Remarks by Bjørn Berge, Deputy Secretary General of the Council of Europe
A very good afternoon to all of you.
Ambassador of Spain to Austria, Dear Cristina,
Ladies and gentlemen,
Thank you, Claudia, for your kind introduction.
As participants of this important and International Digital Security Forum –
I know you are very aware of the staggering speed of our global digital transition –
The benefits this promises in speed, accuracy and insight for the work that we do and the lives that we live –
But also the risks and challenges that it poses for our privacy, autonomy and job security.
Indeed, the motto of this Forum reflects these wide-spread concerns.
“Digital resilience” is something that concerns us and people from all walks of life.
We all want to feel “safe, secure and free”.
But when an opinion poll published just this month shows that 94% of business leaders are suffering from “tech anxiety” –
Fuelled by the rate of technological disruption –
We need to find ways of addressing the legal, ethical and practical issues that are causing such concern –
And do so quickly.
We – in the Council of Europe – are trying to take a leading role here –
And we are ready to do more.
As our Organisation was established to protect and promote common standards in human rights, democracy and the rule of law and across our 46 member states.
The European Convention on Human Rights is at the core of those efforts.
Ratified by all 46 of our member states –
And applied and interpreted by the European Court of Human Rights –
Its judgments are binding and must be implemented and executed by all.
On top of this, we have a range of specific instruments –
Which draw from the European Convention –
And which are designed to tackle the many, specific, and evolving challenges that face our societies.
Because we are a multilateral organisation, we can find and apply cross-border solutions to cross-border problems that no country alone can fix.
The challenges raised by new technology are a prime example of this.
To keep up with the pace of change, we certainly need guidelines that are highly relevant, effective and comprehensive, and cross-border enforcement schemes.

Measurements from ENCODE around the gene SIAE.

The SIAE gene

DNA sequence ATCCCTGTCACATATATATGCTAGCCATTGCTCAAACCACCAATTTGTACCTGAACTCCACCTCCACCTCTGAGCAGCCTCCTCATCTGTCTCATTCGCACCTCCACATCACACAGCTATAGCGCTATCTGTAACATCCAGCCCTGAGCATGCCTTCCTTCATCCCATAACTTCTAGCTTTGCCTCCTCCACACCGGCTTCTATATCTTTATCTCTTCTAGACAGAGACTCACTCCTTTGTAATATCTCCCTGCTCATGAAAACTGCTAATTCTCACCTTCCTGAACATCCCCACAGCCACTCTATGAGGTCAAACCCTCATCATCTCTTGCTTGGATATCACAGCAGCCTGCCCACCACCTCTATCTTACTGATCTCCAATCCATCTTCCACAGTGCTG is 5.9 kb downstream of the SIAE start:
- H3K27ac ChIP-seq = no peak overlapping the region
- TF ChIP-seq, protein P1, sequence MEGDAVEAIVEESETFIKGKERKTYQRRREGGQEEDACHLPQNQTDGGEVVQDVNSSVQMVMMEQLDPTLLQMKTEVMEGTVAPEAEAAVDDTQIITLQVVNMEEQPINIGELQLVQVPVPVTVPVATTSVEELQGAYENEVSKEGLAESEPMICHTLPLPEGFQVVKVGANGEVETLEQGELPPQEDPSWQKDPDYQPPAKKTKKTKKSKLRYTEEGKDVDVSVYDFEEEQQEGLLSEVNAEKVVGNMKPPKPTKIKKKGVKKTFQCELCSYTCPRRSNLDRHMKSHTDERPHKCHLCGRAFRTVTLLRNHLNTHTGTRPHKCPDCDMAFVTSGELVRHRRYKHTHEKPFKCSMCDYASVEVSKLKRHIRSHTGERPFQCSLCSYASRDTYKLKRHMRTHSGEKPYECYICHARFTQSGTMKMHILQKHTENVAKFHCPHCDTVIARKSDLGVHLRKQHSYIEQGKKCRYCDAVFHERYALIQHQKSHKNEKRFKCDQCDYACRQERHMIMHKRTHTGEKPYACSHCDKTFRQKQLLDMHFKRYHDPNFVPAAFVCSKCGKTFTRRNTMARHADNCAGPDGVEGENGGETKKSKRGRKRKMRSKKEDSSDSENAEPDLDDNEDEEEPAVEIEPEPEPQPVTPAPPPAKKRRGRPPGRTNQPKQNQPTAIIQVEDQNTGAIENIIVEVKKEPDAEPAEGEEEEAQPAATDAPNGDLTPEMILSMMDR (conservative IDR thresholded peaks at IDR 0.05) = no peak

The Council of Europe’s Digital Agenda aims to achieve exactly that:
Consolidating existing digital regulation –
Developing new instruments where required –
And accompanying member states on the path to values-based digital standards –
But also of great importance are our concrete co-operation activities.
So that the opportunities of the global digital transition can be realised –
And the risks addressed.
Today, dear friends, I want to map out three specific areas in which we are helping governments to apply this approach through international legal tools:
First of all, countering cybercrime. Secondly providing data protection, and thirdly addressing the development and use of Artificial Intelligence.
On cybercrime, the rapid advance of technology has led to the equally rapid rise in offences.
Scams, extortion and hate speech online are, for example, fuelled by the ever-wider reach of social media –
And events such as the Covid-19 pandemic and the Russian Federation’s appalling war of aggression against Ukraine open-up new avenues for these kinds of abuse.
It is predicted that by 2025, cybercrime will cost the world an astonishing $10 trillion a year.
But despite governments’ obligation to protect people against crime, fewer than one-in-a-thousand offences in cyberspace leads to prosecution and conviction.
I repeat – fewer than one in a thousand offenses.
We need to change this – but we can only do that together.